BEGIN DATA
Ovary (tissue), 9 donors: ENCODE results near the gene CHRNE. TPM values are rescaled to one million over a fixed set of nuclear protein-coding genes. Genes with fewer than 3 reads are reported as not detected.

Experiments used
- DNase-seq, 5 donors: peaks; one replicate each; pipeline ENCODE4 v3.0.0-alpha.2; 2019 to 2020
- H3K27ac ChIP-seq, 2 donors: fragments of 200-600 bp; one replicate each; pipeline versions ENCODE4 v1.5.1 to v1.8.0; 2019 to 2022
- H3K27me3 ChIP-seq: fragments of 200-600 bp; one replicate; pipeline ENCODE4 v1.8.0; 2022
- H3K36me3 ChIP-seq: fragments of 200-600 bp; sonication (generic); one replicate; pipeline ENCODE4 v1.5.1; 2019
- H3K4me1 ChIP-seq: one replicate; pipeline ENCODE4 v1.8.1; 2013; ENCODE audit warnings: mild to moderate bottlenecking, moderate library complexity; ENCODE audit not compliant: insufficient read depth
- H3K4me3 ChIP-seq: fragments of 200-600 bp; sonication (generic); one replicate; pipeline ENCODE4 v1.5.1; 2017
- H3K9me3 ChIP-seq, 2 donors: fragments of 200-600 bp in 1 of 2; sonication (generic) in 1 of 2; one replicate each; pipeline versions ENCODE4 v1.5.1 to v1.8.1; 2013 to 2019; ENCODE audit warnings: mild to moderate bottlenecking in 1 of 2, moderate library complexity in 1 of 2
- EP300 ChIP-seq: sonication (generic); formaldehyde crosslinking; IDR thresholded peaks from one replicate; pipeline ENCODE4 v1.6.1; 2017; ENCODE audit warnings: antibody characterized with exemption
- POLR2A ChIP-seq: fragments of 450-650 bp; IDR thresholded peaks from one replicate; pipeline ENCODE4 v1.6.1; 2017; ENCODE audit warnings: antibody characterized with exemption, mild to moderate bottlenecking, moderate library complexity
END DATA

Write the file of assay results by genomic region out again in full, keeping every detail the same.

Ovary (tissue), 9 donors: ENCODE results near the gene CHRNE. TPM values are rescaled to one million over a fixed set of nuclear protein-coding genes. Genes with fewer than 3 reads are reported as not detected.

Experiments used
- DNase-seq, 5 donors: peaks; one replicate each; pipeline ENCODE4 v3.0.0-alpha.2; 2019 to 2020
- H3K27ac ChIP-seq, 2 donors: fragments of 200-600 bp; one replicate each; pipeline versions ENCODE4 v1.5.1 to v1.8.0; 2019 to 2022
- H3K27me3 ChIP-seq: fragments of 200-600 bp; one replicate; pipeline ENCODE4 v1.8.0; 2022
- H3K36me3 ChIP-seq: fragments of 200-600 bp; sonication (generic); one replicate; pipeline ENCODE4 v1.5.1; 2019
- H3K4me1 ChIP-seq: one replicate; pipeline ENCODE4 v1.8.1; 2013; ENCODE audit warnings: mild to moderate bottlenecking, moderate library complexity; ENCODE audit not compliant: insufficient read depth
- H3K4me3 ChIP-seq: fragments of 200-600 bp; sonication (generic); one replicate; pipeline ENCODE4 v1.5.1; 2017
- H3K9me3 ChIP-seq, 2 donors: fragments of 200-600 bp in 1 of 2; sonication (generic) in 1 of 2; one replicate each; pipeline versions ENCODE4 v1.5.1 to v1.8.1; 2013 to 2019; ENCODE audit warnings: mild to moderate bottlenecking in 1 of 2, moderate library complexity in 1 of 2
- EP300 ChIP-seq: sonication (generic); formaldehyde crosslinking; IDR thresholded peaks from one replicate; pipeline ENCODE4 v1.6.1; 2017; ENCODE audit warnings: antibody characterized with exemption
- POLR2A ChIP-seq: fragments of 450-650 bp; IDR thresholded peaks from one replicate; pipeline ENCODE4 v1.6.1; 2017; ENCODE audit warnings: antibody characterized with exemption, mild to moderate bottlenecking, moderate library complexity